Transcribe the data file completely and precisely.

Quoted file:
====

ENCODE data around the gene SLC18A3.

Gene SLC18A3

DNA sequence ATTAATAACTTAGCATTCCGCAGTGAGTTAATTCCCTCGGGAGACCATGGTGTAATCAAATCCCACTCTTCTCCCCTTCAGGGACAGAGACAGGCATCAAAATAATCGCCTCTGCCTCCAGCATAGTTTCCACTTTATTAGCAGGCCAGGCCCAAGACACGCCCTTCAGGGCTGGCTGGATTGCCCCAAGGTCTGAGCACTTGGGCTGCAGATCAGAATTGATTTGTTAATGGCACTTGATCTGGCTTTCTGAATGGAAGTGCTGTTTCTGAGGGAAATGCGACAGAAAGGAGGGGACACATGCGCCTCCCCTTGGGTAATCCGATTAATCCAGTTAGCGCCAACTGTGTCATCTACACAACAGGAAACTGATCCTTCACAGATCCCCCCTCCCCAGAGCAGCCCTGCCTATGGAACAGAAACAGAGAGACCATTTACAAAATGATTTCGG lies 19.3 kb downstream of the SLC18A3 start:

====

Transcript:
ENCODE data around the gene SLC18A3.

Gene SLC18A3

DNA sequence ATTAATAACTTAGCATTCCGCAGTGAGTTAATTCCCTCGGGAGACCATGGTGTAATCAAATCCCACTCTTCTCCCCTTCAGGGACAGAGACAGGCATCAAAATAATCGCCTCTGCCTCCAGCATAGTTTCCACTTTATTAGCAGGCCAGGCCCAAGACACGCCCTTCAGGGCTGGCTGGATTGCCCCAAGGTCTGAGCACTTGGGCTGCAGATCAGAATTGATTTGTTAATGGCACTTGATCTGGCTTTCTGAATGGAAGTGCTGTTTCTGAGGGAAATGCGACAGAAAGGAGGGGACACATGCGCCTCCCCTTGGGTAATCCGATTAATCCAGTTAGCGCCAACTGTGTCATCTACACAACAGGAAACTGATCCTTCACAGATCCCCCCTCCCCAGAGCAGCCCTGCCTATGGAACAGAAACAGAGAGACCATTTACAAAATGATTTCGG lies 19.3 kb downstream of the SLC18A3 start: